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Adrian Masters: How the week unfolded at Westminster as the Brexit crisis continues

Protestors ascended outside Parliament on the day the UK was planned to leave the EU. Credit: PA

‘I didn’t sign up for this.’ That’s what one Conservative MP, a ‘Leave’ voter incidentally, told me last week.

The unexpected Friday sitting meant that they’d had to cancel surgeries and other constituency meetings. ‘My constituents don't remember who I am,’ they joked.

On the other side of the argument a Labour MP stopped me to express similar concerns. ‘My constituents want this over,’ they said. ‘I’m getting abuse from Brexiteers and ‘Second referendum-ers’ but I and my constituents want a compromise so that we can get on with the important issues that are being drowned out.’

That despair is felt across the parties and across the Brexit divisions within party. This was a parliamentary crisis four months ago. I don’t know what the word is for it now. Perhaps the Conservative MP who said to me ‘I feel like we’re trapped in this endless Brexit prison’ had it right.

That frustration and desperation is what was behind the indicative votes process that began last week. Even before the debates began, nobody thought that a majority could be found to back any of the 16 Brexit options to be debated.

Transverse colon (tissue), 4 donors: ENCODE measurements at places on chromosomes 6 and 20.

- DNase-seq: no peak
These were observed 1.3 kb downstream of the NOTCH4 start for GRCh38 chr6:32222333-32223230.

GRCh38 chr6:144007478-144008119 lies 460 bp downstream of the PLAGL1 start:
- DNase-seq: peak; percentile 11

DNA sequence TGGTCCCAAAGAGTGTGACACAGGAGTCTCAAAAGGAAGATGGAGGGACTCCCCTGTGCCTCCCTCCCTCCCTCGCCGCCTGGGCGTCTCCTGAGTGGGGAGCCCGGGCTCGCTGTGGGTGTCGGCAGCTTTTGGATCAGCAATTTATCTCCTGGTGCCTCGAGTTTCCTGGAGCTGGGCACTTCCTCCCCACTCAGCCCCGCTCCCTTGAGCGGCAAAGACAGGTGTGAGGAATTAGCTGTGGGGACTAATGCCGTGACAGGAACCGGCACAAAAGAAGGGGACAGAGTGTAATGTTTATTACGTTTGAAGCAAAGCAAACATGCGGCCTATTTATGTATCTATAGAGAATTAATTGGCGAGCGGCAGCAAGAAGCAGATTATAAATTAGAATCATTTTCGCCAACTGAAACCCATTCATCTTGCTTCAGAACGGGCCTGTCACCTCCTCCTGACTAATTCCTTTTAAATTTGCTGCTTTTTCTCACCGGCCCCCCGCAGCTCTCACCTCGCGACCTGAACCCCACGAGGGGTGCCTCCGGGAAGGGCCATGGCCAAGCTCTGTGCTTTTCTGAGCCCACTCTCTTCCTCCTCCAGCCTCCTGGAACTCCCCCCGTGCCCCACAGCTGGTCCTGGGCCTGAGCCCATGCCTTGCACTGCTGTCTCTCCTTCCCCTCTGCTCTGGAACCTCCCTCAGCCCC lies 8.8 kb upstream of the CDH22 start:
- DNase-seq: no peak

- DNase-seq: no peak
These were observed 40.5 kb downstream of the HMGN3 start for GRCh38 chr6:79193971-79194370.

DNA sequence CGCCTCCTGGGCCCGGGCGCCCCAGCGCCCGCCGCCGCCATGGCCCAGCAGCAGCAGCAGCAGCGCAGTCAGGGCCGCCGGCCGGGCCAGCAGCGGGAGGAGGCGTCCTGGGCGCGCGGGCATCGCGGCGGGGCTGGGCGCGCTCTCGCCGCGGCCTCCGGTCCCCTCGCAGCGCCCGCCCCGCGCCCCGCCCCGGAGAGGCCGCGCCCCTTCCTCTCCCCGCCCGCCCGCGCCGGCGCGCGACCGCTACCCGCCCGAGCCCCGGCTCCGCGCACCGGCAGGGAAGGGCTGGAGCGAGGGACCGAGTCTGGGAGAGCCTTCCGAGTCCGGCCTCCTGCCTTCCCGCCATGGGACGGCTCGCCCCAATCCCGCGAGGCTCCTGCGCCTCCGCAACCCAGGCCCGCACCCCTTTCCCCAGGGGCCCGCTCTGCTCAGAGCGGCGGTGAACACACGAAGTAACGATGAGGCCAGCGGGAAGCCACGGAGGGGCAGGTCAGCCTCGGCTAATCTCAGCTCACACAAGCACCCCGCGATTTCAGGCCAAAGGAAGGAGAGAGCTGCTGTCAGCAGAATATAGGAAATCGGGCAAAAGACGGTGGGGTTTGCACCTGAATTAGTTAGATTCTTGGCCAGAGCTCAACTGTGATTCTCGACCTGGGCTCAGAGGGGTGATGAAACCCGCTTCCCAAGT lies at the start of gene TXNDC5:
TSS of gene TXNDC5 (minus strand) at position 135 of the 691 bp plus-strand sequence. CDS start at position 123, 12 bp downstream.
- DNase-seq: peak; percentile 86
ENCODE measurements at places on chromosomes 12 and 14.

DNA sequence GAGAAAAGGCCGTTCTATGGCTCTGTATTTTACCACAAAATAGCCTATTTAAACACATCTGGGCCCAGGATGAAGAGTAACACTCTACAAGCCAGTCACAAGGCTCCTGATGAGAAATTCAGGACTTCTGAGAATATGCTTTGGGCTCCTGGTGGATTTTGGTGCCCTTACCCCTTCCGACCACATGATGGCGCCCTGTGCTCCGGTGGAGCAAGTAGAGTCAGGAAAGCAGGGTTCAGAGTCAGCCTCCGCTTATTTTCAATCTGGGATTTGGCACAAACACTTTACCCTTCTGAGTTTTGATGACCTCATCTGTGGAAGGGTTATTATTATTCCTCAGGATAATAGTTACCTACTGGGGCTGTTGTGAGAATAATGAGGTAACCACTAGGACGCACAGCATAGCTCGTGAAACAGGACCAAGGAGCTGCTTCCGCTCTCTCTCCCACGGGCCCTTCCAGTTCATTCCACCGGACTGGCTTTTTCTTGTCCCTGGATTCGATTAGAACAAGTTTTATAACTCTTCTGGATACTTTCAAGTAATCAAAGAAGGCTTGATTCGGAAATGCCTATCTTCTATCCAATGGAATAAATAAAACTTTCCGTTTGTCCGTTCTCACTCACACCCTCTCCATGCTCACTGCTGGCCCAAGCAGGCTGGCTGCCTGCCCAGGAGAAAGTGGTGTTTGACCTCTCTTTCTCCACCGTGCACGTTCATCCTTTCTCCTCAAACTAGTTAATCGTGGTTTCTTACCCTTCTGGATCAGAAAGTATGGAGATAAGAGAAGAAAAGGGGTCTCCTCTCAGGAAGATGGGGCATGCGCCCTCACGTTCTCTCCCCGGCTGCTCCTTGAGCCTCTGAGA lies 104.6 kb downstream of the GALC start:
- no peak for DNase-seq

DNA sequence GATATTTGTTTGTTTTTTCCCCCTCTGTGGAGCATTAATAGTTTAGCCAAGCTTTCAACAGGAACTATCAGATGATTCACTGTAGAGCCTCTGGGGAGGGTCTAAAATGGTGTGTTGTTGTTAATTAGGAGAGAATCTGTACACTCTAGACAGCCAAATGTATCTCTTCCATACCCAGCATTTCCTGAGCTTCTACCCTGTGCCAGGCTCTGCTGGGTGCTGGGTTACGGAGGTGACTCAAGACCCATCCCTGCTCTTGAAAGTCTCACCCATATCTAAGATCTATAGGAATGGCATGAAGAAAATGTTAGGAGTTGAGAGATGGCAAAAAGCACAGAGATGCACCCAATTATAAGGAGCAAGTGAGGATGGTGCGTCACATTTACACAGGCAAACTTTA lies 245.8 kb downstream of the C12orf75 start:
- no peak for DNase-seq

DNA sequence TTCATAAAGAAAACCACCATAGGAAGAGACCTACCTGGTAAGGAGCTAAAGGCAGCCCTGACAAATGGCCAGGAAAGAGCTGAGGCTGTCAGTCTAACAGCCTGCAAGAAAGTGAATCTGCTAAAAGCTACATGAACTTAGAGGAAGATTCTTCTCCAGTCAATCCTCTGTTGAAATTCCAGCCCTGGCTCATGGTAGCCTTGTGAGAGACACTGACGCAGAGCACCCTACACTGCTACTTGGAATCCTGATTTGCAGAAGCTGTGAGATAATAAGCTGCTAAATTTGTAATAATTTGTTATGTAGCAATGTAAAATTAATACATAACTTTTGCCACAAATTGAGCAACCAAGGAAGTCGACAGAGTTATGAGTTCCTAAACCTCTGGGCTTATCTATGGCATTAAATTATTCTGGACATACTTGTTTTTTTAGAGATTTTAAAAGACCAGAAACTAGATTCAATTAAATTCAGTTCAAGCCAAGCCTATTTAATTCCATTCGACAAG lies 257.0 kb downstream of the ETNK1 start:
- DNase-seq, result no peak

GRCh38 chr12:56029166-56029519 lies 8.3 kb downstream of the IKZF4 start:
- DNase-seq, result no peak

But there was a feeling that it had to be tried. It failed but they’ll try again on Monday with fewer options. The Government though hasn’t said if it will abide by any option that emerges although those behind the efforts say they’ll enshrine any such option in law.

Read more: MPs reject all eight Brexit options

All 8 of the alternative Brexit options failed to win a majority on Wednesday. Credit: PA

But again, sometimes you have to pinch yourself.

They’re calling Oliver Letwin who’s in charge of the indicative votes process the ‘backbench Prime Minister’ or ‘jobbing Prime Minister’ as Monmouth MP David Davies put it. And he is really.

On Wednesday and again on Monday he was in charge of parliamentary business, he has an alternative system of assistants which you could see as ministers and they have their own alternative whipping operation.

Incidentally that position led to one of many surreal events last week when the Delyn MP David Hanson quoted one of my tweets to Sir Oliver who in response said ‘I do not know whether the right honourable gentleman is reading a tweet that is a Trumpian tweet or an accurate tweet.’

I can confirm it was accurate but to be called ‘Trumpian’ in the Commons by an alternative Prime Minister is something that’s never happened to me before.

  • The 1922 committee as it happened

Something else I’ve never experienced is to be among the press pack during an important 1922 committee meeting. The committee is where the Tory party in parliament meets, often to express critical views about the leadership. It’s named after a famous meeting of Tories in October 1922 following a by-election in Newport and which led to the Conservatives pulling out of Lloyd George’s coalition government - look for historical parallels if you want.